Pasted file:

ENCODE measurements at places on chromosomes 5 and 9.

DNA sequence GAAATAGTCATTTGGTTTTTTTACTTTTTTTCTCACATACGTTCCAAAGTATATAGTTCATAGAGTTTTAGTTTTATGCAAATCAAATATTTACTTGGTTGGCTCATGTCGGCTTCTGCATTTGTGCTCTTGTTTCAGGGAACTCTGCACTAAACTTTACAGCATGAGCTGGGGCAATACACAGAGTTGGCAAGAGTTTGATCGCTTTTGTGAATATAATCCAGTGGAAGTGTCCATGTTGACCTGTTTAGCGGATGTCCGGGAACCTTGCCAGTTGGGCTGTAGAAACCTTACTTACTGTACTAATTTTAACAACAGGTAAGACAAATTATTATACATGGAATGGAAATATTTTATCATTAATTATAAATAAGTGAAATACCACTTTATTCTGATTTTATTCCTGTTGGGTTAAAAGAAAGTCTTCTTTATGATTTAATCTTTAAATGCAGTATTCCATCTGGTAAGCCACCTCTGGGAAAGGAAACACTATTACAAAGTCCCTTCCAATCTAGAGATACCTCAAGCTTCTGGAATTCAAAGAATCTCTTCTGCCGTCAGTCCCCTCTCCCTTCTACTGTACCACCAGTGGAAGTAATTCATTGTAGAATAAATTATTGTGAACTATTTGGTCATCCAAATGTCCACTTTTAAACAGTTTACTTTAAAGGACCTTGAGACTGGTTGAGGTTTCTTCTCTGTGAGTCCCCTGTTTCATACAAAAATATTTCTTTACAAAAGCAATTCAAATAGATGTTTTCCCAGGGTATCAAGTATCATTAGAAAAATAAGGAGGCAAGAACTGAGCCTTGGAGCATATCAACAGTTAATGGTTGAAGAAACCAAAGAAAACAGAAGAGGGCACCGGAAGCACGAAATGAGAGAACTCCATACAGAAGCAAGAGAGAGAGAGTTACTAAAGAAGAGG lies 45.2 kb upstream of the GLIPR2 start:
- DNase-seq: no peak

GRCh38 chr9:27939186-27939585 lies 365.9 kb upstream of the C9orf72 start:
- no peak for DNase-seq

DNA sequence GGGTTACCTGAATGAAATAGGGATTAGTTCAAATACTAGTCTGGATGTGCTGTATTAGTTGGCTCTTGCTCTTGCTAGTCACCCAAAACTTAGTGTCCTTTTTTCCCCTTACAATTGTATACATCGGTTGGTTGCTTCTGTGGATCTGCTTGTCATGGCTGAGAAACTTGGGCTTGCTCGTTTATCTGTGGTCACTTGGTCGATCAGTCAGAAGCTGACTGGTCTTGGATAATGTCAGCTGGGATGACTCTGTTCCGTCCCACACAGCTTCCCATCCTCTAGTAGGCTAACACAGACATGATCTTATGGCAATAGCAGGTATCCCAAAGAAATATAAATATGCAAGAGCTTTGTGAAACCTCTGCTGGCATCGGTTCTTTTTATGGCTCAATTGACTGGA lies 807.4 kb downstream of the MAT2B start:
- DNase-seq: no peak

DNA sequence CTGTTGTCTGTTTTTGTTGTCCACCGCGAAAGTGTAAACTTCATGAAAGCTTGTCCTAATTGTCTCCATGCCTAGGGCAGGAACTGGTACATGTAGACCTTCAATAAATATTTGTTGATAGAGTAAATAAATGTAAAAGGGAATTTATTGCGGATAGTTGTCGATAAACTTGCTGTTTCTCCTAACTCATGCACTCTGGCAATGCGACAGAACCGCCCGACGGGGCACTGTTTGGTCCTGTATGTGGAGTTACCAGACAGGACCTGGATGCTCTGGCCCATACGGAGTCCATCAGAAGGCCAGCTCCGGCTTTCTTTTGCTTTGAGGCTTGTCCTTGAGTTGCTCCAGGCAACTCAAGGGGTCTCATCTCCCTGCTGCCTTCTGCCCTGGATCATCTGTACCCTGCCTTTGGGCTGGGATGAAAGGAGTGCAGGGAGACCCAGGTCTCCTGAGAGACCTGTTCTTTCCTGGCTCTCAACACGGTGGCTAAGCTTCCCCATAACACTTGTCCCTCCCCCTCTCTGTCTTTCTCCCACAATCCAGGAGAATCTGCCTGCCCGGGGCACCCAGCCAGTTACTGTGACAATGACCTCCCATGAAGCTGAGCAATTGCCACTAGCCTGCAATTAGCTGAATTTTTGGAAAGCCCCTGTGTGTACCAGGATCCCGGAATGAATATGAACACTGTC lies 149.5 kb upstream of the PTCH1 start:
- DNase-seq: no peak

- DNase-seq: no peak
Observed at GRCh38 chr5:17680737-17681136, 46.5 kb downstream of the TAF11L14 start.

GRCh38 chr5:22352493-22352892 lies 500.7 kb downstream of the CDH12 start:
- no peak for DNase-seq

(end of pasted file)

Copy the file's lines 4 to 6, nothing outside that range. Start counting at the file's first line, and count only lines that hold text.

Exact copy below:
GRCh38 chr9:27939186-27939585 lies 365.9 kb upstream of the C9orf72 start:
- no peak for DNase-seq

DNA sequence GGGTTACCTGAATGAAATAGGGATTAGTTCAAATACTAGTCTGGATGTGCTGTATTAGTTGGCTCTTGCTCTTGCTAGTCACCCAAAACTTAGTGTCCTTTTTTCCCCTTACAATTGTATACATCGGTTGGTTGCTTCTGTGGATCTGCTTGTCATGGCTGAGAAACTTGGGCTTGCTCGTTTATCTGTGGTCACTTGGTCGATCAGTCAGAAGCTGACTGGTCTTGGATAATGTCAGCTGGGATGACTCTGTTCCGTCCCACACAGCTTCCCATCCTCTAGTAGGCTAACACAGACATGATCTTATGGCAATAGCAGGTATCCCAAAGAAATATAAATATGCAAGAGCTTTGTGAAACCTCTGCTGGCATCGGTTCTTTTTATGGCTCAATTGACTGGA lies 807.4 kb downstream of the MAT2B start: